Star Brexit campaigner and London’s former Mayor Boris Johnson’s appointment to one of the senior- most posts in the new UK Cabinet headed by Theresa May should come as good news for India and indeed the wider Commonwealth.
“We need to reshape Britain’s global profile and identity as a great global player. (We will see) more Britain abroad and a greater global profile,” Johnson said, setting the tone in his first statement as secretary of state outside his new office in London today.
The star campaigner for Britain’s exit from the European Union in the lead up to last month’s referendum stressed that Brexit “does not mean in any sense leaving Europe. If anything I think our relations with Europe will be intensified”.
Johnson had been widely perceived as not being that close to the new Prime Minister, having backed her opponent Andrea Leadsom for the post.
But it seems May has chosen to look beyond personal feelings to broader political appeal in appointing him.
Johnson is well-known as an India-friendly politician in Britain, not least because of his wife Marina Wheeler’s roots in Punjab.
Wheeler is the daughter of Charles Wheeler and Dip Singh, whom the veteran journalist had met and married in the 1960s during his first assignment as South Asia Correspondent based in Delhi.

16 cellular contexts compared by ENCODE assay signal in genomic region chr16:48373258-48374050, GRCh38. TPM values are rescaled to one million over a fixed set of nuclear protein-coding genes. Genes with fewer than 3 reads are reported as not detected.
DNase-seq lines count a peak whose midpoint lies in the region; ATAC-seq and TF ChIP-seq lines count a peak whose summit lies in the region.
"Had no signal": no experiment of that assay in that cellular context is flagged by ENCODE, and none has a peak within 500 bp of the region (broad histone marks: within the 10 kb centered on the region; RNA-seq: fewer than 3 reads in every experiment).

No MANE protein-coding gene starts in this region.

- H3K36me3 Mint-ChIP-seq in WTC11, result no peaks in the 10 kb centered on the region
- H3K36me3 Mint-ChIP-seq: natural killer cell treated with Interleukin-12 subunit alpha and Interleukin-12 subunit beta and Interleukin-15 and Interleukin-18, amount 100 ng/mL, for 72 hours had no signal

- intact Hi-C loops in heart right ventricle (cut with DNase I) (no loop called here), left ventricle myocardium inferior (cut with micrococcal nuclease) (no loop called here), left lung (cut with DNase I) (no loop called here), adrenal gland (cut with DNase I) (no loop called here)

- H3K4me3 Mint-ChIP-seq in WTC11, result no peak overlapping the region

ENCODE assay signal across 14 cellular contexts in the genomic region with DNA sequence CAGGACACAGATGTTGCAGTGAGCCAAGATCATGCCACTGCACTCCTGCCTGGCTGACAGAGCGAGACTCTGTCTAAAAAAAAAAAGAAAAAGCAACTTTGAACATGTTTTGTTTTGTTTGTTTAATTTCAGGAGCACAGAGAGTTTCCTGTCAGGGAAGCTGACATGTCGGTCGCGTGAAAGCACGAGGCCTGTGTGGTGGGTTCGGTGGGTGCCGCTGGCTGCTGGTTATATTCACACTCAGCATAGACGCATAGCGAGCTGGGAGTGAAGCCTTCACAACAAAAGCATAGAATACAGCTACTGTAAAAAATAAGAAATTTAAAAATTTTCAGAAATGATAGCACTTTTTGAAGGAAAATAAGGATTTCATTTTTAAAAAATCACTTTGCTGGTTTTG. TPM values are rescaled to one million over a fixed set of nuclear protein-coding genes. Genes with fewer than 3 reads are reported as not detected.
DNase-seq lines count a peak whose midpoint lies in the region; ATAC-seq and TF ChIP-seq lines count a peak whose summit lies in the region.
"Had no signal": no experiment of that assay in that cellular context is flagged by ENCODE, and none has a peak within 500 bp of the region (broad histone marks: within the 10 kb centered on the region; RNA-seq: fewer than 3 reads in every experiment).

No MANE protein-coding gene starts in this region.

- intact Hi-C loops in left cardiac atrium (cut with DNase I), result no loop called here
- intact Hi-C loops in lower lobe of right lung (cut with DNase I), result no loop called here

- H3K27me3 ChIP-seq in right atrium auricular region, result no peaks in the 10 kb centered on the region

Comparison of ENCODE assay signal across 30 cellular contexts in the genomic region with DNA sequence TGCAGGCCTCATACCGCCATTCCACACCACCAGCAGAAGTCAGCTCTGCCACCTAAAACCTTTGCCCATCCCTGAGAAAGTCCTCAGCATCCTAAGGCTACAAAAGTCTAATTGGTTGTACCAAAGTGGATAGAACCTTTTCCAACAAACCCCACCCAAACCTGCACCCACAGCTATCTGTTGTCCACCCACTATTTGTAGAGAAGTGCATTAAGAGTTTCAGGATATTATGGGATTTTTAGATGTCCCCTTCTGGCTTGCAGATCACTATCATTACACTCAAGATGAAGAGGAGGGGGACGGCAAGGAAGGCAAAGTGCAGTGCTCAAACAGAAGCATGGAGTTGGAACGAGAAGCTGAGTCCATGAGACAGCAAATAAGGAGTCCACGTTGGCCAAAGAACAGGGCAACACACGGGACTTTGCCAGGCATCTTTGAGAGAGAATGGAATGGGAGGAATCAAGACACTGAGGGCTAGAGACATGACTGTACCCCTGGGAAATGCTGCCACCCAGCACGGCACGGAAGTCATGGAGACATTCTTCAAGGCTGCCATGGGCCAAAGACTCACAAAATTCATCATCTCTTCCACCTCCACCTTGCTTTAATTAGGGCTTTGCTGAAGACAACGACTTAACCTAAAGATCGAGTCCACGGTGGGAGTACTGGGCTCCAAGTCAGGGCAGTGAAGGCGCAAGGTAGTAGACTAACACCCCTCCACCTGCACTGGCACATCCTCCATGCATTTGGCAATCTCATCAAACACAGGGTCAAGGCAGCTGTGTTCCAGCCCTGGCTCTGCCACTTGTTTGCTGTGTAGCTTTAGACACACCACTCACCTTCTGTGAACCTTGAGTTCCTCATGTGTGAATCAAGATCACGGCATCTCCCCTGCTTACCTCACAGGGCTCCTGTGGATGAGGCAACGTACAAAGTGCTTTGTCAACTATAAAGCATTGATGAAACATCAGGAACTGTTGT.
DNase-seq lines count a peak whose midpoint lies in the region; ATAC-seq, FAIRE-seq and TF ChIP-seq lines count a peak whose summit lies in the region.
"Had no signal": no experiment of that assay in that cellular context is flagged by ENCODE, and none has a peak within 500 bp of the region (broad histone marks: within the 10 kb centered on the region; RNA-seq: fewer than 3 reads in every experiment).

Johnson has often spoken with characteristic wit and humour about his visits to India for family weddings with his wife and enjoyed what he has dubbed as the “motorcycle step” as part of his repertoire of Bollywood dancing moves.
He had also led a high-profile business delegation to India back in 2012 when he was reportedly told off for trying to ride his motorcycle through the Gateway of India in Mumbai.
On the policy front, the 52-year-old had mooted the concept of a new work visa to help address the sharp decline in number of Indian students coming to study in the UK during his term as London mayor.
As part of proposals he had forwarded to then UK government back in November 2015, he had pushed for a new two- year Commonwealth work visa which would kick-start with India and then be extended to other Commonwealth nations if successful.
India is the third-largest international student market in London, after China and America. However, the number of Indian students studying at London’s higher education institutions has more than halved over the last five years.
Johnson’s new senior position in the UK Cabinet could make it easier for him to push through some of these plans.
He has previously also spoken out for the need for more flights connecting London with India.
“We need better aviation capacity and more flights between London and India to ensure we are an open and welcoming city for Indians,” he is on record as saying. He has also repeatedly hailed the Tata Group’s success in the UK.
Given his track record so far, India has much to be optimistic about Johnson being put in charge of a key role where he is likely to champion closer India-UK ties.